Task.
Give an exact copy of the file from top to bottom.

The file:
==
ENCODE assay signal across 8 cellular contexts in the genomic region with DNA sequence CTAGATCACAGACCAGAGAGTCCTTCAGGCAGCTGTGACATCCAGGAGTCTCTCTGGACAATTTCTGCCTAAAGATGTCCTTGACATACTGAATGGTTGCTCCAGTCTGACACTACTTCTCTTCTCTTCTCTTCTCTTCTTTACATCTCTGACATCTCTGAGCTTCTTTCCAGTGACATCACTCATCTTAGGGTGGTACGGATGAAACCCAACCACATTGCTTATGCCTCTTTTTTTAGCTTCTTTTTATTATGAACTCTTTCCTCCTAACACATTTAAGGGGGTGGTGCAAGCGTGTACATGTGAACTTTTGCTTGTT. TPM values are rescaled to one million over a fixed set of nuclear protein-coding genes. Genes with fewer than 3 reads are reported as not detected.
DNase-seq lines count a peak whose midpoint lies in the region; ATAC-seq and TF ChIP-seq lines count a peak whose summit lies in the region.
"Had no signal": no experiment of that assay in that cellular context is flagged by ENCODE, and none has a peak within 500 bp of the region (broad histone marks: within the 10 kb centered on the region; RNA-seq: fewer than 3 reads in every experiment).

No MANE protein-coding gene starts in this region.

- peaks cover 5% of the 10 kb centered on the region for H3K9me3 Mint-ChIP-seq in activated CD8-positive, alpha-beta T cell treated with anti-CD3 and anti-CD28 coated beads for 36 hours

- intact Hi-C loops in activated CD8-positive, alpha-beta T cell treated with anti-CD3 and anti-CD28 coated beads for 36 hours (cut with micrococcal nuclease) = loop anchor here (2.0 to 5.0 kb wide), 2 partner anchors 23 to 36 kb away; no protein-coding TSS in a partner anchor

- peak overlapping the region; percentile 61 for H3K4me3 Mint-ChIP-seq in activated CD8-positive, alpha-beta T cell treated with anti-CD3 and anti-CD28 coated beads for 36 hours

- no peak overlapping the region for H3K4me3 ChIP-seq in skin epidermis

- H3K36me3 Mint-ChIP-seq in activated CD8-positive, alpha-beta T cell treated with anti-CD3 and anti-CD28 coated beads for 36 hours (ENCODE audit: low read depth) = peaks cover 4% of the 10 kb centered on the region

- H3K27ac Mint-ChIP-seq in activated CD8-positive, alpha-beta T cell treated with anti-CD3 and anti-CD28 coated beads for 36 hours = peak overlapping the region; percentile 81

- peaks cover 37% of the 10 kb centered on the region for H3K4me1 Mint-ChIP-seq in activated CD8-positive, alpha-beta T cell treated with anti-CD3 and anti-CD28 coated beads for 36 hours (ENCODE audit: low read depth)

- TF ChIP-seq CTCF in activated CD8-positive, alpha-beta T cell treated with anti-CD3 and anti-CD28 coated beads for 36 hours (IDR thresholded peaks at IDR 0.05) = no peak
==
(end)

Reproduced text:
ENCODE assay signal across 8 cellular contexts in the genomic region with DNA sequence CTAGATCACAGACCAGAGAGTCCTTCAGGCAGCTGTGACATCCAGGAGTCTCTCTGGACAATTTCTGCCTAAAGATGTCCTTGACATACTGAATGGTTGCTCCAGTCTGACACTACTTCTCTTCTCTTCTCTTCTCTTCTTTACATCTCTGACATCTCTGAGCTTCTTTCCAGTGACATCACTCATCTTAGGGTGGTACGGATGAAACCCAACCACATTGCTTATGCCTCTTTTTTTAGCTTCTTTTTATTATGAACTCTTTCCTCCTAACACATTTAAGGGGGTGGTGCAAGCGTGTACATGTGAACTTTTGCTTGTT. TPM values are rescaled to one million over a fixed set of nuclear protein-coding genes. Genes with fewer than 3 reads are reported as not detected.
DNase-seq lines count a peak whose midpoint lies in the region; ATAC-seq and TF ChIP-seq lines count a peak whose summit lies in the region.
"Had no signal": no experiment of that assay in that cellular context is flagged by ENCODE, and none has a peak within 500 bp of the region (broad histone marks: within the 10 kb centered on the region; RNA-seq: fewer than 3 reads in every experiment).

No MANE protein-coding gene starts in this region.

- peaks cover 5% of the 10 kb centered on the region for H3K9me3 Mint-ChIP-seq in activated CD8-positive, alpha-beta T cell treated with anti-CD3 and anti-CD28 coated beads for 36 hours

- intact Hi-C loops in activated CD8-positive, alpha-beta T cell treated with anti-CD3 and anti-CD28 coated beads for 36 hours (cut with micrococcal nuclease) = loop anchor here (2.0 to 5.0 kb wide), 2 partner anchors 23 to 36 kb away; no protein-coding TSS in a partner anchor

- peak overlapping the region; percentile 61 for H3K4me3 Mint-ChIP-seq in activated CD8-positive, alpha-beta T cell treated with anti-CD3 and anti-CD28 coated beads for 36 hours

- no peak overlapping the region for H3K4me3 ChIP-seq in skin epidermis

- H3K36me3 Mint-ChIP-seq in activated CD8-positive, alpha-beta T cell treated with anti-CD3 and anti-CD28 coated beads for 36 hours (ENCODE audit: low read depth) = peaks cover 4% of the 10 kb centered on the region

- H3K27ac Mint-ChIP-seq in activated CD8-positive, alpha-beta T cell treated with anti-CD3 and anti-CD28 coated beads for 36 hours = peak overlapping the region; percentile 81

- peaks cover 37% of the 10 kb centered on the region for H3K4me1 Mint-ChIP-seq in activated CD8-positive, alpha-beta T cell treated with anti-CD3 and anti-CD28 coated beads for 36 hours (ENCODE audit: low read depth)

- TF ChIP-seq CTCF in activated CD8-positive, alpha-beta T cell treated with anti-CD3 and anti-CD28 coated beads for 36 hours (IDR thresholded peaks at IDR 0.05) = no peak